Financial Sector Deepening Trust–Tanzania (FSDT) and the Consultative Group to Assist the Poor (CGAP) conducted a nationally representative survey of smallholder households In Tanzania between August and September 2015. I am spending currently a lot for time on how to best finance smallholders and think that the results of the published report have not received sufficient attention from the microfinance industry. Especially when thinking about financial inclusion, 70% of Sub-Saharan Africa households depend on agriculture, most of them are unbanked, and most are smallholder farmers!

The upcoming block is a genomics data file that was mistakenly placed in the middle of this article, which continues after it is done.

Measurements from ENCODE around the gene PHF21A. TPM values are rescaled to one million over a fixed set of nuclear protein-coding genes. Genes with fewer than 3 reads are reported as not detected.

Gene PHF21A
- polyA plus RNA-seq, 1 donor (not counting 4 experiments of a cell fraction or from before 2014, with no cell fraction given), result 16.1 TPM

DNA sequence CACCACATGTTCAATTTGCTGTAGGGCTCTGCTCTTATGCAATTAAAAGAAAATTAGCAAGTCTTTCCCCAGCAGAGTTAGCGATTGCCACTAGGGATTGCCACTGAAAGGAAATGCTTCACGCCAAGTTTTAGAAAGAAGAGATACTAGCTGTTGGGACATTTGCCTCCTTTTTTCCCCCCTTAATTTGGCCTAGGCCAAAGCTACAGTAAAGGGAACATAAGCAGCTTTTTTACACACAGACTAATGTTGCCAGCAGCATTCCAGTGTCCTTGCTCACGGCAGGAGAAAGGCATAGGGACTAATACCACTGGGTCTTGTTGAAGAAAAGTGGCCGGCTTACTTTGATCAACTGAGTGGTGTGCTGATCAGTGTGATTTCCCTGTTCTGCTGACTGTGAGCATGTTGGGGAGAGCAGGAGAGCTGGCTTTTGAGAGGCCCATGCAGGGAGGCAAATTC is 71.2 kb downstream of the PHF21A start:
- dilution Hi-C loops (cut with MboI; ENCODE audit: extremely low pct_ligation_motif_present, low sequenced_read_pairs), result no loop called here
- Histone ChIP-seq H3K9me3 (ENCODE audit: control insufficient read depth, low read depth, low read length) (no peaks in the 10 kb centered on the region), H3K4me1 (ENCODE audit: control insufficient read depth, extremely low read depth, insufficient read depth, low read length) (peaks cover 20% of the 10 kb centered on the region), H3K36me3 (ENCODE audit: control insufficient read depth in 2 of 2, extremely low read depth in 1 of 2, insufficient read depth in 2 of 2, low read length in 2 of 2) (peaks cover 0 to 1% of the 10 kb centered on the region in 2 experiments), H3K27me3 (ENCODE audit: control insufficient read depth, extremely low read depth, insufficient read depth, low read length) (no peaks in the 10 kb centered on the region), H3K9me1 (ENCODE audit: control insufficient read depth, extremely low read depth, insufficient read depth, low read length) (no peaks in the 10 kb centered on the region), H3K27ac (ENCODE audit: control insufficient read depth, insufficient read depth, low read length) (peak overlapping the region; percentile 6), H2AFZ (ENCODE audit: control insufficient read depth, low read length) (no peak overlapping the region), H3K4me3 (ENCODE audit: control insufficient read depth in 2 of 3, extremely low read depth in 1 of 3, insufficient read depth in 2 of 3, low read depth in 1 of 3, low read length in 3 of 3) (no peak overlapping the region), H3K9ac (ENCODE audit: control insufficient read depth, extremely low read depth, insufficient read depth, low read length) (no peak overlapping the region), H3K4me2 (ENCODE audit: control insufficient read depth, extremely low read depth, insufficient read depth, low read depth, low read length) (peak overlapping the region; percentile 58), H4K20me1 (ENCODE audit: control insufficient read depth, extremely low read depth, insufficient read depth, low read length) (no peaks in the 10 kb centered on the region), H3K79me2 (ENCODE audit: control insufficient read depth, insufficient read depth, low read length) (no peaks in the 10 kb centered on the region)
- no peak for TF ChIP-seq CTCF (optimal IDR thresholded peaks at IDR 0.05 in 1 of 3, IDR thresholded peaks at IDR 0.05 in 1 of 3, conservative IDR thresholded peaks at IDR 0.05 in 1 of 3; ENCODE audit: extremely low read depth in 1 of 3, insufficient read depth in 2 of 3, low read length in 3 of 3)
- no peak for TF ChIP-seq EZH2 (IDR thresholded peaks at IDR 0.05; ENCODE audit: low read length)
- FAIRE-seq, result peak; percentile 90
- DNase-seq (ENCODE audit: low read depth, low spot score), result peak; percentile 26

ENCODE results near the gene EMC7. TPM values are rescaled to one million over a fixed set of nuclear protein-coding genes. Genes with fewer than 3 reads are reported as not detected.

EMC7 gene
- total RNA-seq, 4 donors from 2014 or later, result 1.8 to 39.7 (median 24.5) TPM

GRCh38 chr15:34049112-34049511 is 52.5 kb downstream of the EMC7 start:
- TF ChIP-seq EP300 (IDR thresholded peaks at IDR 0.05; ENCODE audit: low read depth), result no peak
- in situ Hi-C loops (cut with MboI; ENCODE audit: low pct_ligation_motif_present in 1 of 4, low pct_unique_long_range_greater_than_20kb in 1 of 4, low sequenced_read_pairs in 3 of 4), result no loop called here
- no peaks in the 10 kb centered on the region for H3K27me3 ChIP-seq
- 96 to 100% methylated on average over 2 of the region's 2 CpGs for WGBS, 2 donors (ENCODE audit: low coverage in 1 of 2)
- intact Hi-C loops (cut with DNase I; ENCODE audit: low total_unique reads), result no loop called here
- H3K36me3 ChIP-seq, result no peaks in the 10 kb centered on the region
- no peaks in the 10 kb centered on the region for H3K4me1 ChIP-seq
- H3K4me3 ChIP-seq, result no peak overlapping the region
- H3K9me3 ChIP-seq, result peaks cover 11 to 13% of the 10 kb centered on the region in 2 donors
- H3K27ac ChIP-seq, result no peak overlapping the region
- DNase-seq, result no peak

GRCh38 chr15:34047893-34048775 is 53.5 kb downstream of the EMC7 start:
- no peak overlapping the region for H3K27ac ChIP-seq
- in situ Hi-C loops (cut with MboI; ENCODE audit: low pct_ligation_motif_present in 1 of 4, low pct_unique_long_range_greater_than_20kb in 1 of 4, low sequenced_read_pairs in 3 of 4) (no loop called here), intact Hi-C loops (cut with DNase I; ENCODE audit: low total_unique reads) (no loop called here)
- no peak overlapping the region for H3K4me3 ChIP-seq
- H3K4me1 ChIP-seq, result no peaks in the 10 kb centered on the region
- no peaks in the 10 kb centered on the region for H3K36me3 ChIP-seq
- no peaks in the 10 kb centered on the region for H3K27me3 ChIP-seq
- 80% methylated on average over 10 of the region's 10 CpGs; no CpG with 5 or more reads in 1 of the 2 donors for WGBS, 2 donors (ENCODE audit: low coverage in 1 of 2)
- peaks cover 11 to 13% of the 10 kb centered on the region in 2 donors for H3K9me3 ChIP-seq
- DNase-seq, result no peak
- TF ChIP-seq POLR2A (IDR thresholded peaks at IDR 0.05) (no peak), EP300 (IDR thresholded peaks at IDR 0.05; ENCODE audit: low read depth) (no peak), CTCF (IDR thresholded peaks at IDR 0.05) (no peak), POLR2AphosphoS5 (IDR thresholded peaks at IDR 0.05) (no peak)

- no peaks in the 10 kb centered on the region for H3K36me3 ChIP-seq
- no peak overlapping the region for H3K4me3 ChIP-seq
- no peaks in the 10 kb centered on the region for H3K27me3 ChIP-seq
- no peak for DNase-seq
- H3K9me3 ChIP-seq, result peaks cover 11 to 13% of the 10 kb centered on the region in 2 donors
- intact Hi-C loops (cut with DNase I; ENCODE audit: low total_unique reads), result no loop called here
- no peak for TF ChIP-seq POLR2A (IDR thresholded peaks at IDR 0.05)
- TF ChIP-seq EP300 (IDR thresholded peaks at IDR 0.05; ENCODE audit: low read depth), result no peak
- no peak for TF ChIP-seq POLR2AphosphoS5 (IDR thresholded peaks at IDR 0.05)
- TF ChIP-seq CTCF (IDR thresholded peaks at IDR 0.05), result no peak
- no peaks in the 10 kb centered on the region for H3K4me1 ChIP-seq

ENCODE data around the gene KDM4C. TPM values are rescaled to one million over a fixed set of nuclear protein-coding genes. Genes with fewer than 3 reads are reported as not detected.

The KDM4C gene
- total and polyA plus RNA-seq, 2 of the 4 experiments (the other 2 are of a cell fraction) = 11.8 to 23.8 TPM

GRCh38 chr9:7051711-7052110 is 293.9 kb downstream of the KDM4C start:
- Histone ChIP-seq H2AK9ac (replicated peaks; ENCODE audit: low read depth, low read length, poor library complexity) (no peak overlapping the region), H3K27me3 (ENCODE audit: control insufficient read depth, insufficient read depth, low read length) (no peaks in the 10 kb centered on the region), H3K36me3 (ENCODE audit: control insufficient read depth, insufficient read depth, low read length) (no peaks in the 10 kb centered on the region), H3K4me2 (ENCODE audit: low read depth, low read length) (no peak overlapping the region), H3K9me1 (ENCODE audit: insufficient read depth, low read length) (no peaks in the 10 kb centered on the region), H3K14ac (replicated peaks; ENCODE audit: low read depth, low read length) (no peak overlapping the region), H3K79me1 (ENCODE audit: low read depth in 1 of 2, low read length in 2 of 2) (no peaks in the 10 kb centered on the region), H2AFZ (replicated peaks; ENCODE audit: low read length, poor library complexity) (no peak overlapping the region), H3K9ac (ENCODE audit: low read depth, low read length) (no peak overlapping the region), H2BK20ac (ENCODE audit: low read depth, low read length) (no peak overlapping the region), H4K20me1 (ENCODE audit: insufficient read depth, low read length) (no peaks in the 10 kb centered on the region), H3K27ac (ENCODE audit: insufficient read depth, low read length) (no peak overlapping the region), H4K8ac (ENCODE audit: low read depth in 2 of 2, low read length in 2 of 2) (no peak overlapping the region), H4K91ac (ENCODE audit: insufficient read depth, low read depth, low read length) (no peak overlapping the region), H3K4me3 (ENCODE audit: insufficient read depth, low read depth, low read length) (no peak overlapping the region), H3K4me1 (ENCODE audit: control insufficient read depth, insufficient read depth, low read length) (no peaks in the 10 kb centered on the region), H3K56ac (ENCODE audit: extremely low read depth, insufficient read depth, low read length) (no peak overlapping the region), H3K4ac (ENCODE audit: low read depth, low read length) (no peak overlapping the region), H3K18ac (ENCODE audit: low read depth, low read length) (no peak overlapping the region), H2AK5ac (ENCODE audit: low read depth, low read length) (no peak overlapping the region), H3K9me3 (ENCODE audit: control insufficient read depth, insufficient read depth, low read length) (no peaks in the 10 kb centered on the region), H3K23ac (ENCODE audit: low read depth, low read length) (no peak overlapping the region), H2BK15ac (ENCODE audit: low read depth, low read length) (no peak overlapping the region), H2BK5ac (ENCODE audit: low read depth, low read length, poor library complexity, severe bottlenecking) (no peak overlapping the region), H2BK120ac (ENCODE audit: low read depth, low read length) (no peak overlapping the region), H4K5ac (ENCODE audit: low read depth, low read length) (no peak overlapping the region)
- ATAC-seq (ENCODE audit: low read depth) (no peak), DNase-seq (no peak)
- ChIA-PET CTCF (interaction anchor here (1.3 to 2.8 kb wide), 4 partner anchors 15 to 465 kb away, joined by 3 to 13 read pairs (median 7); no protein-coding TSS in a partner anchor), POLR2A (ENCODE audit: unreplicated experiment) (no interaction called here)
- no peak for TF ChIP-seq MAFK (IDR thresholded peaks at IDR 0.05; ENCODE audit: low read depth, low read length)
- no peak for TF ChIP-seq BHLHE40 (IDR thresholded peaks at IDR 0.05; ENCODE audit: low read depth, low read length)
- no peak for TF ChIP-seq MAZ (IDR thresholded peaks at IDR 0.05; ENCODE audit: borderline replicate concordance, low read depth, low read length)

But what or who is a smallholder farmer? Continue reading →
The recent visit of Dutch Queen Maxima has brought financial inclusion back onto the agenda of Indonesia`s government.
According to the World Bank`s Global Findex report 2014, only 36% of the Indonesian adult population (older then 15 years) has access to a bank account in a formal financial institution. It has a population of 250 million, over 13,000 islands and about 300 different ethnic groups. Continue reading →
I really enjoyed reading the report – which is not often the case with these “full of data” kind of reports.
Please find below the update on the 2015 and 2016 Brookings FDIP, plus some interesting highlights. Continue reading →